When Vic McCray, MD, and I were Stanford Biodesign Innovation Fellows, we spent months shadowing optometrists and ophthalmologists, looking at different eye problems and diseases. But what we saw over and over were patients complaining about dryness and discomfort and doctors unable to offer effective solutions. We realized there was a huge population of patients who suffer from contact lens-induced dry eye whose needs weren’t being addressed.
Historically, the eye-care industry has focused on developing contact lenses with properties they thought were important. For example, they felt that lenses needed to have significant water content to be comfortable, so all of today’s contact lenses contain water. We thought about the problem differently – from a biological perspective rather than a chemical one. We looked at the eye and what it normally does to stay moist and healthy. What we found is that it has components that help hold water on the surface and prevent evaporation, and components that keep the eye slippery and friction low every time we blink.
Along with our co-founder, Karen Havenstrite, PhD, we decided to design a lens surface that mimics what the eye does naturally. The end result was a specialized coating that can be applied to any hard contact lens that improves wettability, increases surface water retention, reduces friction on the eye, and minimizes deposits on the lens. Rigid lenses are used by patients with specific needs. They're usually less comfortable than soft lenses, but with our coating, patients sometimes forget they’re even wearing lenses.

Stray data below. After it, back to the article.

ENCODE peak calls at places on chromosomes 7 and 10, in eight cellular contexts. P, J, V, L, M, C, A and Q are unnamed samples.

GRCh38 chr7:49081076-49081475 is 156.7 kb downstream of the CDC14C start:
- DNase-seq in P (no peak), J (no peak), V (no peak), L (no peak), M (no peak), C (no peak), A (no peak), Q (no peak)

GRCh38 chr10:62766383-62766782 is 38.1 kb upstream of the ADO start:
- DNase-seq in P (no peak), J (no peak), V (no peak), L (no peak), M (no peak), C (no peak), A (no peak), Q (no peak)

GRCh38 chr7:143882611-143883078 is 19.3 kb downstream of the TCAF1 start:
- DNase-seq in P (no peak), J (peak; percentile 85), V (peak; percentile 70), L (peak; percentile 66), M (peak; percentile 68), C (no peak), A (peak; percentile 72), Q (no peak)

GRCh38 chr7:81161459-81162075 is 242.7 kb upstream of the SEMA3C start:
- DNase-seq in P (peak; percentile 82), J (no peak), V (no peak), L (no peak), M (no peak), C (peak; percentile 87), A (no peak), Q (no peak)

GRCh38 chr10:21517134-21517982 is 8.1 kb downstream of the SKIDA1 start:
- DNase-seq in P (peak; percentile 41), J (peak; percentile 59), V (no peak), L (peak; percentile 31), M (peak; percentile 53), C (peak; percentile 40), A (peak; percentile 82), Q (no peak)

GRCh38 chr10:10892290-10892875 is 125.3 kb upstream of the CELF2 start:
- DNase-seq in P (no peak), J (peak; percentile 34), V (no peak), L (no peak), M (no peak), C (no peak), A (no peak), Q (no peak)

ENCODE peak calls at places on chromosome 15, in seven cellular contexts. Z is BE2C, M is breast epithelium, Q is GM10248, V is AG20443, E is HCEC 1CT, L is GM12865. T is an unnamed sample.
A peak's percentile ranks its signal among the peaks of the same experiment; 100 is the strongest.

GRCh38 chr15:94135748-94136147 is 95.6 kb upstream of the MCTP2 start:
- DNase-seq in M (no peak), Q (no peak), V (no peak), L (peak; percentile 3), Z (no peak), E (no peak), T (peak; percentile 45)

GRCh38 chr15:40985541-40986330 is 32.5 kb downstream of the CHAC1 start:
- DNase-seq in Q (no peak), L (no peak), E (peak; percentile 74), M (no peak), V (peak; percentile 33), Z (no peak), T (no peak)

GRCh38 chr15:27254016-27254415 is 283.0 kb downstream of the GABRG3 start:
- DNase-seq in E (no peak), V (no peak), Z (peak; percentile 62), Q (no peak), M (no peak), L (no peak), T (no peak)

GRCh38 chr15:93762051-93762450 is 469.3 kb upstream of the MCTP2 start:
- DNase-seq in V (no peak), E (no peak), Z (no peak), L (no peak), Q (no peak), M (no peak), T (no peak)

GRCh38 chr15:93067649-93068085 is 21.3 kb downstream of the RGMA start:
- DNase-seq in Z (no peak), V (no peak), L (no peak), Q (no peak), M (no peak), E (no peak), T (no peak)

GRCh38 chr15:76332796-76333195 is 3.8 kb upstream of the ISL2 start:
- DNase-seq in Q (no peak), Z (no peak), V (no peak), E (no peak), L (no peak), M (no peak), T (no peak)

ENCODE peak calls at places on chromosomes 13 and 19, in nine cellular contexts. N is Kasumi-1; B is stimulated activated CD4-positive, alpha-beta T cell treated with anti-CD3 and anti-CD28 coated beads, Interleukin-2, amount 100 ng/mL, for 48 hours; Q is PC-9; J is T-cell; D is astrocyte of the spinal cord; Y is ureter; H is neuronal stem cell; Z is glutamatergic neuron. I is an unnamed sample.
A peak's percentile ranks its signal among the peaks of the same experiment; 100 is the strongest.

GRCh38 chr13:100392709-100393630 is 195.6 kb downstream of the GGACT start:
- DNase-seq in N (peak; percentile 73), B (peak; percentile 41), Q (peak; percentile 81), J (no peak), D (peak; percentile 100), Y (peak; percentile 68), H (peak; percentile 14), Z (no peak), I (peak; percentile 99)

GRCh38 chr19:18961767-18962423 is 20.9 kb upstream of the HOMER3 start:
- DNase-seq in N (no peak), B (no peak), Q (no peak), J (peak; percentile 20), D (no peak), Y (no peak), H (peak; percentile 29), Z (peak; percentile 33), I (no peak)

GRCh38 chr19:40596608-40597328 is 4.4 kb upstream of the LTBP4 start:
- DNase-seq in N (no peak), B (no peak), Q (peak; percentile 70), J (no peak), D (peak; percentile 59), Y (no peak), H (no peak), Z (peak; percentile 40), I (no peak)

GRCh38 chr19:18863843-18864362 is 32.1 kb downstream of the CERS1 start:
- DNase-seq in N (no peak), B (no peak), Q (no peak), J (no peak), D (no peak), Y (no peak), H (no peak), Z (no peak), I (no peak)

The first time we heard directly from a patient with significant contact lens discomfort who had used our technology, it was really gratifying – and that positive feedback keeps coming. Just recently, a woman called and told us how she had to retire because her lenses were so uncomfortable that she couldn’t wear them for an entire workday. But, because of us, she has been able to return to her job, and she wanted us to know how that had positively changed her life. Another person contacted us to say that our coating had enabled her to wear specialty lenses rather than having to endure a corneal transplant. Yet another told us simply that we had answered her prayers.
Feedback like this makes us extremely proud of the work we’re doing. Now, we're working to expand the benefits of the coating to disposable lenses, which will reach a much larger group of contact lens wearers.
To date, medical devices and technologies initiated by Stanford Byers Center for Biodesign trainees while in the program’s courses and fellowships have been used to care for more than 1.5 million patients. In this new weekly series, some of our innovators will discuss their work and the patients that inspired them.
Brandon Felkins, MD, was a 2010-11 Biodesign Innovation Fellow.
Photo of Felkins and Vic McCray, MD, by Lyn Denend